The protagonists of the young earth Creation theory argue that most of the carvings in these panels are detailed enough to allow the viewer to identify exactly which animal is being portrayed, and yes, many of them are that exact. But many others are not. Indeed, it is the details that are argued on both sides because that is what there is to analyze. What we see in the rondelle is an apparently four-legged animal, with fairly thick legs, relatively large horns on top of the head, a pointed tail, and a high-curved-back above which are a row of decorative petals to fill the background of the rondelle. There are no spikes on the tail - stegosaurus had large spikes on his tail. Stegosaurus did not have horns on his head, and his head was relatively much smaller than in the carving. As to the identification of the plates across his back upon which the whole identification rests, many of the other decorative rondelles there (and dozens can be found online) fill the background space with a range of petals as if the creature is in front of a flower. I do not believe that these are meant to be connected with the animal at all.

Unidentified figure second down from the so-called stegosaur. Credit: Colin Burns, from Kuban, Fig. 11,

If we have to take seriously the Creationist's arguments about anatomical correctness, then I need to hear them give a logical explanation for the creature portrayed in the second rondelle down from the so-called stegosaur. It portrays an ugly little naked humanoid with a tail and legs like a goat.  If the one carving proves that humans and dinosaurs co-existed on 12th century Cambodia, then this other carving seemingly proves that the ancient Greek god Pan was there with both the humans and dinosaurs too. And do the Creationists really want to get into explaining the pros and cons of that?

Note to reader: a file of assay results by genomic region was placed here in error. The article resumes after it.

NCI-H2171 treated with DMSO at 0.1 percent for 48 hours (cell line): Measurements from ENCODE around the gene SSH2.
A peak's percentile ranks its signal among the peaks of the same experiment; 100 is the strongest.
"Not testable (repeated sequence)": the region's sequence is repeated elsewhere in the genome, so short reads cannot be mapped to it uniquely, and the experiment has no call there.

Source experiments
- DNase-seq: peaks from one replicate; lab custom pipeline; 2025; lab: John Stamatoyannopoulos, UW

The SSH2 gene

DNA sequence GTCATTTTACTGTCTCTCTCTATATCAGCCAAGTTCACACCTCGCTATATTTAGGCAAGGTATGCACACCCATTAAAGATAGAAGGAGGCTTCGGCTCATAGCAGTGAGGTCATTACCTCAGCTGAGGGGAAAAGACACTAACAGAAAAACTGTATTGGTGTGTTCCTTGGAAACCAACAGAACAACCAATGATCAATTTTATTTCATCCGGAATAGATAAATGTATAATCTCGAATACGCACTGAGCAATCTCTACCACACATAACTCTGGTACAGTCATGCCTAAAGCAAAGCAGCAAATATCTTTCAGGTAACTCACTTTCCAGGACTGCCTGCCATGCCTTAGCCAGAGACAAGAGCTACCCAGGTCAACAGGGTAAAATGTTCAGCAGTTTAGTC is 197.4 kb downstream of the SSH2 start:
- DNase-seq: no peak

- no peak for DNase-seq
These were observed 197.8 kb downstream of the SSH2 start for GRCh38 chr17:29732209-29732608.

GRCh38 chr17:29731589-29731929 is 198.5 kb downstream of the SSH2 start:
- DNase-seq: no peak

Second - As to the dinosaur track site in Texas including a human footprint, that was bogus. It was easy to see that what they were identifying as a human footprint was just a portion of a larger dinosaur track, apparently a three-toed therapod track. I will refer you to Glenn Kuban's excellent online analysis debunking this one (see reference listing below).

And third - the Ica stones. One of the so-called experts that they had testifying to the importance of the Ica stones was so ignorant that he kept calling them Inca stones. On April 25, 2915 I posted a column titled DINOSAURS IN ROCK ART - PERU'S ICA STONES, in which I expressed my reasoning why I believe them to be modern forgeries instead of ancient artifacts. However, I should add that if they are not forgeries - if they actually prove that humans and dinosaurs coexisted, the fact that they are modern not ancient supposedly proves that humans and dinosaurs are still coexisting somewhere, but that gets us way too far into cryptozoology, and is not my field.

All in all, episode ten of season four of Ancient Aliens was laughable, but unfortunately some people actually seem to believe this stuff. Maybe we need the aliens after all, there still isn't enough intelligent life on this planet.


Kuban, Glenn
2014    Man Tracks? A Topical Summary of the Paluxy "Man Track" Controversy,
2014    Stegosaur Carving on a Cambodian Temple?,

Dinosaurs in Ancient Cambodian Temple,